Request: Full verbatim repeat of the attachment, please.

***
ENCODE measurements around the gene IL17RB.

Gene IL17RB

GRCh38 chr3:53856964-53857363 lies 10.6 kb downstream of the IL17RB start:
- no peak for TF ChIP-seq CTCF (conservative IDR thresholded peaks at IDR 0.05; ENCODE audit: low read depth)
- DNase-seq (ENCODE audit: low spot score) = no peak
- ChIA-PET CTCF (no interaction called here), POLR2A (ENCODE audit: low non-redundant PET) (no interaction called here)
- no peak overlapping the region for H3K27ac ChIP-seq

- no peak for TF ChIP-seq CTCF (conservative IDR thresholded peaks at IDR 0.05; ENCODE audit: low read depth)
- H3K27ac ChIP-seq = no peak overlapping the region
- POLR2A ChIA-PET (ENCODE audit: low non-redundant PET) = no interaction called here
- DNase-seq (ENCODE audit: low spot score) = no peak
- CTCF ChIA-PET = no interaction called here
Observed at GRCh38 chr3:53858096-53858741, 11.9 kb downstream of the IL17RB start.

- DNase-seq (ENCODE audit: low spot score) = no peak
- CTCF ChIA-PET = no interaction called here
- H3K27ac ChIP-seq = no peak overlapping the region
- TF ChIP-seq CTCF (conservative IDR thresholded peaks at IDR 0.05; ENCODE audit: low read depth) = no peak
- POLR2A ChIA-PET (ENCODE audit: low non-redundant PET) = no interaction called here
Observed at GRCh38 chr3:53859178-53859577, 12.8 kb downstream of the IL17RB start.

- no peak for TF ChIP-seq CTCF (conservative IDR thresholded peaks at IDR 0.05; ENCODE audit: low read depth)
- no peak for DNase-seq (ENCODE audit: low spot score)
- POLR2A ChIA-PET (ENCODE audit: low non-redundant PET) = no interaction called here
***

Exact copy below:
ENCODE measurements around the gene IL17RB.

Gene IL17RB

GRCh38 chr3:53856964-53857363 lies 10.6 kb downstream of the IL17RB start:
- no peak for TF ChIP-seq CTCF (conservative IDR thresholded peaks at IDR 0.05; ENCODE audit: low read depth)
- DNase-seq (ENCODE audit: low spot score) = no peak
- ChIA-PET CTCF (no interaction called here), POLR2A (ENCODE audit: low non-redundant PET) (no interaction called here)
- no peak overlapping the region for H3K27ac ChIP-seq

- no peak for TF ChIP-seq CTCF (conservative IDR thresholded peaks at IDR 0.05; ENCODE audit: low read depth)
- H3K27ac ChIP-seq = no peak overlapping the region
- POLR2A ChIA-PET (ENCODE audit: low non-redundant PET) = no interaction called here
- DNase-seq (ENCODE audit: low spot score) = no peak
- CTCF ChIA-PET = no interaction called here
Observed at GRCh38 chr3:53858096-53858741, 11.9 kb downstream of the IL17RB start.

- DNase-seq (ENCODE audit: low spot score) = no peak
- CTCF ChIA-PET = no interaction called here
- H3K27ac ChIP-seq = no peak overlapping the region
- TF ChIP-seq CTCF (conservative IDR thresholded peaks at IDR 0.05; ENCODE audit: low read depth) = no peak
- POLR2A ChIA-PET (ENCODE audit: low non-redundant PET) = no interaction called here
Observed at GRCh38 chr3:53859178-53859577, 12.8 kb downstream of the IL17RB start.

- no peak for TF ChIP-seq CTCF (conservative IDR thresholded peaks at IDR 0.05; ENCODE audit: low read depth)
- no peak for DNase-seq (ENCODE audit: low spot score)
- POLR2A ChIA-PET (ENCODE audit: low non-redundant PET) = no interaction called here